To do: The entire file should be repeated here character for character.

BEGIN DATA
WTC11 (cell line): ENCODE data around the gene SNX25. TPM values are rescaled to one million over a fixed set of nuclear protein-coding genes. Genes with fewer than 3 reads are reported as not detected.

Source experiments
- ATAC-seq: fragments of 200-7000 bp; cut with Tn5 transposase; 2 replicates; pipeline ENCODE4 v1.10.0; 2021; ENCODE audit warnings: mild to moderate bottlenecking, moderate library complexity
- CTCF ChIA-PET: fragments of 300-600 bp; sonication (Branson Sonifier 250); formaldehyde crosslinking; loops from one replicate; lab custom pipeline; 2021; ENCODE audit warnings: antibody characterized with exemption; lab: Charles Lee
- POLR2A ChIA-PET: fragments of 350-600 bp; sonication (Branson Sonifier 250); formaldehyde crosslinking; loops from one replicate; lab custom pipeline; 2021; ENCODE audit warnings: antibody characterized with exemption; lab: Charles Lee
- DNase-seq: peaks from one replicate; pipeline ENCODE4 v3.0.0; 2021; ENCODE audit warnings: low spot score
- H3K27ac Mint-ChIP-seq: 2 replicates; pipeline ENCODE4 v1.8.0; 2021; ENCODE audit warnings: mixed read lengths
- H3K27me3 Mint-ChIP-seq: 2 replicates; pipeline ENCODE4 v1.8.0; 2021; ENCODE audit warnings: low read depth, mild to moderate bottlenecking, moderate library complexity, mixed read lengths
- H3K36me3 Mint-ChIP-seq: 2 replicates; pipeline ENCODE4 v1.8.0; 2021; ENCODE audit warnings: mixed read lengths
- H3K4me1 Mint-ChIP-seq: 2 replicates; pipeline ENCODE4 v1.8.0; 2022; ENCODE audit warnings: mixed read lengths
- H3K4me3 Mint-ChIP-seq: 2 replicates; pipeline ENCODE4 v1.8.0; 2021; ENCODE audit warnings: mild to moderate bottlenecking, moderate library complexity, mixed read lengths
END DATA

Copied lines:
WTC11 (cell line): ENCODE data around the gene SNX25. TPM values are rescaled to one million over a fixed set of nuclear protein-coding genes. Genes with fewer than 3 reads are reported as not detected.

Source experiments
- ATAC-seq: fragments of 200-7000 bp; cut with Tn5 transposase; 2 replicates; pipeline ENCODE4 v1.10.0; 2021; ENCODE audit warnings: mild to moderate bottlenecking, moderate library complexity
- CTCF ChIA-PET: fragments of 300-600 bp; sonication (Branson Sonifier 250); formaldehyde crosslinking; loops from one replicate; lab custom pipeline; 2021; ENCODE audit warnings: antibody characterized with exemption; lab: Charles Lee
- POLR2A ChIA-PET: fragments of 350-600 bp; sonication (Branson Sonifier 250); formaldehyde crosslinking; loops from one replicate; lab custom pipeline; 2021; ENCODE audit warnings: antibody characterized with exemption; lab: Charles Lee
- DNase-seq: peaks from one replicate; pipeline ENCODE4 v3.0.0; 2021; ENCODE audit warnings: low spot score
- H3K27ac Mint-ChIP-seq: 2 replicates; pipeline ENCODE4 v1.8.0; 2021; ENCODE audit warnings: mixed read lengths
- H3K27me3 Mint-ChIP-seq: 2 replicates; pipeline ENCODE4 v1.8.0; 2021; ENCODE audit warnings: low read depth, mild to moderate bottlenecking, moderate library complexity, mixed read lengths
- H3K36me3 Mint-ChIP-seq: 2 replicates; pipeline ENCODE4 v1.8.0; 2021; ENCODE audit warnings: mixed read lengths
- H3K4me1 Mint-ChIP-seq: 2 replicates; pipeline ENCODE4 v1.8.0; 2022; ENCODE audit warnings: mixed read lengths
- H3K4me3 Mint-ChIP-seq: 2 replicates; pipeline ENCODE4 v1.8.0; 2021; ENCODE audit warnings: mild to moderate bottlenecking, moderate library complexity, mixed read lengths